Following this incident, many other shootings of black men by white police officers gained national attention. In South Carolina, officer Michael Slager, 33, fired at and killed 50-year-old Walter Scott as he fled. A video taken by a bystander shows that Slager shot eight rounds without a verbal warning and continued to shoot as Scott kept running away. In Oklahoma, officer Chansey McMillin fatally shot 21-year-old Terence Walker on January 16. In New York, Eric Garner died after a police officer put him in a chokehold for 15 seconds for being suspected of selling “loosies” single cigarettes. The New York City Medical Examiner’s office concluded that Garner died partly as a result of the chokehold which is responsible for the “I can’t breathe” saying to combat police brutality.
Finally, recently in Baltimore, Maryland Freddie Gray died from a spinal cord injury that he sustained in police custody after his arrest. Gray fled from police and was allegedly apprehended with an illegal switchblade. This NPR article details a timeline of the incident bringing up many different situations where the police may have used excessive force, neglected to follow policy and did not provide Gray with appropriate medical care. Following these few events, many areas in the US have been motivated to equip their officers with cameras to help encourage safe, appropriate behavior by both citizens and officers.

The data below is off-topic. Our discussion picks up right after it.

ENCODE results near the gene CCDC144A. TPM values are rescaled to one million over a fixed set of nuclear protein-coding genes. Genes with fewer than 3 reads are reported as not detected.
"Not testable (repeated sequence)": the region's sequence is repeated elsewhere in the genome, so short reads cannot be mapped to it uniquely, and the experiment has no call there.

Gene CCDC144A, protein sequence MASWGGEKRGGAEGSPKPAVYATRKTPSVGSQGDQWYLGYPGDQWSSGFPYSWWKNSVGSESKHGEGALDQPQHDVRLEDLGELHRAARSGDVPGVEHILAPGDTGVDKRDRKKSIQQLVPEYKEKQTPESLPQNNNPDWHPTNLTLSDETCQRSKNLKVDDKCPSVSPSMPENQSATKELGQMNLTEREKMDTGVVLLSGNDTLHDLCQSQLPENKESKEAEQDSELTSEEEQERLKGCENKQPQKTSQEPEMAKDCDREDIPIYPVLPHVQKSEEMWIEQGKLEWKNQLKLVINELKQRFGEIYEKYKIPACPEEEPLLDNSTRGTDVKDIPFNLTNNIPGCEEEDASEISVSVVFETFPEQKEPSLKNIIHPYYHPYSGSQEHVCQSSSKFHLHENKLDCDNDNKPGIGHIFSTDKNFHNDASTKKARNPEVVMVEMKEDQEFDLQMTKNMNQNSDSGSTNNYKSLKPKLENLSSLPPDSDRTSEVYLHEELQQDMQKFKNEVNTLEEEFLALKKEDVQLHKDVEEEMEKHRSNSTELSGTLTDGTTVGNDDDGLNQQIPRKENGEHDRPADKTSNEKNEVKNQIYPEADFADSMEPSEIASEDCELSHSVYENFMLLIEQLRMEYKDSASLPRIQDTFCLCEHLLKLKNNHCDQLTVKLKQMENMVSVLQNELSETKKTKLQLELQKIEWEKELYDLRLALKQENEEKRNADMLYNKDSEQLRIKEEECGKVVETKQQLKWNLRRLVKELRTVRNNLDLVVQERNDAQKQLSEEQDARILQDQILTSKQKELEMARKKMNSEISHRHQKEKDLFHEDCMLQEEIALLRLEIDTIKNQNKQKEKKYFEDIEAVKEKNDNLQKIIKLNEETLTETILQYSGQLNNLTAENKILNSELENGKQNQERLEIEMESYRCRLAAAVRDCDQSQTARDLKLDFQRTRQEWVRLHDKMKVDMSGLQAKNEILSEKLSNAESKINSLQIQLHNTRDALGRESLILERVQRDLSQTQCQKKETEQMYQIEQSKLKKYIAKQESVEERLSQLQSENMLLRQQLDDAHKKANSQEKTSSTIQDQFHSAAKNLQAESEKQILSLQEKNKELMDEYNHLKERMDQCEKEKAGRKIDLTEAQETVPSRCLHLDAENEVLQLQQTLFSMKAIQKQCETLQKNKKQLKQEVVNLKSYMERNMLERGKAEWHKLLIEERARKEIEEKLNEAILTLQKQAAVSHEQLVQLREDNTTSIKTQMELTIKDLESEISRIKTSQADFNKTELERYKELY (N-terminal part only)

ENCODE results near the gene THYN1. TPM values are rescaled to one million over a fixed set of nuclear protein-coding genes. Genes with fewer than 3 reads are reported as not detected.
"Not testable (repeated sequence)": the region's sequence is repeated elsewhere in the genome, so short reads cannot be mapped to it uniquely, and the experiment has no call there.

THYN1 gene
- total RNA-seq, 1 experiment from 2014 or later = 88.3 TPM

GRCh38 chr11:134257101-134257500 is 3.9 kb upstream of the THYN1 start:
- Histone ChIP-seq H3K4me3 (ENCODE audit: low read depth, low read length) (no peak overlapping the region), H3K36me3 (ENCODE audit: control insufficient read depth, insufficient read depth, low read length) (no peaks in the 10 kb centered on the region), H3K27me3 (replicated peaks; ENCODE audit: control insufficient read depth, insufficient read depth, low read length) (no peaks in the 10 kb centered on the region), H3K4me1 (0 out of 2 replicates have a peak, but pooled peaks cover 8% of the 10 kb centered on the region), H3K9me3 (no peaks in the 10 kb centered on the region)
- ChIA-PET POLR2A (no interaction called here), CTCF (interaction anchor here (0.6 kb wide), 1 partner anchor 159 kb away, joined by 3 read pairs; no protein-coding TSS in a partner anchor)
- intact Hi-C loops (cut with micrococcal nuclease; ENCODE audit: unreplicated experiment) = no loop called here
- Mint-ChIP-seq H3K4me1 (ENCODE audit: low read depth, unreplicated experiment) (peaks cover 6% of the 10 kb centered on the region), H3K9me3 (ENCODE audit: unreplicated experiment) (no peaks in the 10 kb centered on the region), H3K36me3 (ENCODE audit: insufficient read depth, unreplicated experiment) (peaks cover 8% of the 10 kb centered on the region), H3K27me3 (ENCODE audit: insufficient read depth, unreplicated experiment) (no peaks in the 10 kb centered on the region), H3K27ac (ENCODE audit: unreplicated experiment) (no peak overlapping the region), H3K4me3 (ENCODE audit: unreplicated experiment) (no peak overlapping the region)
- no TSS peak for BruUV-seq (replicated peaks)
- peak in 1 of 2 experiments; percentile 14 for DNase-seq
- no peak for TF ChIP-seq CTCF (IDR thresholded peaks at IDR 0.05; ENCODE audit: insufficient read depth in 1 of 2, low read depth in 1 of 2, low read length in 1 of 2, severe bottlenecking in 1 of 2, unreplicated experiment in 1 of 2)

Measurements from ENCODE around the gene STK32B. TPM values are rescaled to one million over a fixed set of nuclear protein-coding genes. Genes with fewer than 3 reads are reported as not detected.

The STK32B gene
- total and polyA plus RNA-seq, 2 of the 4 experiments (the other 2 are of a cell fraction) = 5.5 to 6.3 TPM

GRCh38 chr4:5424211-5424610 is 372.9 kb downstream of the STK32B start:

The infographic below details how body cameras could reduce police use of force.